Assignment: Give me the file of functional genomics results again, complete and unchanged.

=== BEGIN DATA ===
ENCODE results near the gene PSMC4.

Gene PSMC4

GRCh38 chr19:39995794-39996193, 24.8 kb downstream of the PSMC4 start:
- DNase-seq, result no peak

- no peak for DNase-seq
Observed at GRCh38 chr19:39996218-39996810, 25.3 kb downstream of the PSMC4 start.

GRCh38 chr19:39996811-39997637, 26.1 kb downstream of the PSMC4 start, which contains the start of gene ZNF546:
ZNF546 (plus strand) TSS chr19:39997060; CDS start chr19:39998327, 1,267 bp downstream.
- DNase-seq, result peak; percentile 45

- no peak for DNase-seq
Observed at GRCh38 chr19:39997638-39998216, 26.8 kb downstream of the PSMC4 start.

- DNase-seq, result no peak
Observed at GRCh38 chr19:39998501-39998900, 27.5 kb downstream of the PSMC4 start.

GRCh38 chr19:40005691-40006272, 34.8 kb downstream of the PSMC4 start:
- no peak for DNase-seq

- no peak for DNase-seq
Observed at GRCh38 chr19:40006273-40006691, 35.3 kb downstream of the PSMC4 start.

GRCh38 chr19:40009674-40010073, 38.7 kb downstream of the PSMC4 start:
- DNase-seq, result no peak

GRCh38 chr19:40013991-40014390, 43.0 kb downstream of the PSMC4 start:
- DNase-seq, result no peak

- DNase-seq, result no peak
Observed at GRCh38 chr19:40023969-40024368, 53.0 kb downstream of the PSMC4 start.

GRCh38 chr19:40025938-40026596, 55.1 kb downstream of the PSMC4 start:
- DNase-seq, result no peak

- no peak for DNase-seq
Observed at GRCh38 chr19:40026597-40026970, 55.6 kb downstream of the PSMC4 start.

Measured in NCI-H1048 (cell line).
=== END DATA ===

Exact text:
ENCODE results near the gene PSMC4.

Gene PSMC4

GRCh38 chr19:39995794-39996193, 24.8 kb downstream of the PSMC4 start:
- DNase-seq, result no peak

- no peak for DNase-seq
Observed at GRCh38 chr19:39996218-39996810, 25.3 kb downstream of the PSMC4 start.

GRCh38 chr19:39996811-39997637, 26.1 kb downstream of the PSMC4 start, which contains the start of gene ZNF546:
ZNF546 (plus strand) TSS chr19:39997060; CDS start chr19:39998327, 1,267 bp downstream.
- DNase-seq, result peak; percentile 45

- no peak for DNase-seq
Observed at GRCh38 chr19:39997638-39998216, 26.8 kb downstream of the PSMC4 start.

- DNase-seq, result no peak
Observed at GRCh38 chr19:39998501-39998900, 27.5 kb downstream of the PSMC4 start.

GRCh38 chr19:40005691-40006272, 34.8 kb downstream of the PSMC4 start:
- no peak for DNase-seq

- no peak for DNase-seq
Observed at GRCh38 chr19:40006273-40006691, 35.3 kb downstream of the PSMC4 start.

GRCh38 chr19:40009674-40010073, 38.7 kb downstream of the PSMC4 start:
- DNase-seq, result no peak

GRCh38 chr19:40013991-40014390, 43.0 kb downstream of the PSMC4 start:
- DNase-seq, result no peak

- DNase-seq, result no peak
Observed at GRCh38 chr19:40023969-40024368, 53.0 kb downstream of the PSMC4 start.

GRCh38 chr19:40025938-40026596, 55.1 kb downstream of the PSMC4 start:
- DNase-seq, result no peak

- no peak for DNase-seq
Observed at GRCh38 chr19:40026597-40026970, 55.6 kb downstream of the PSMC4 start.

Measured in NCI-H1048 (cell line).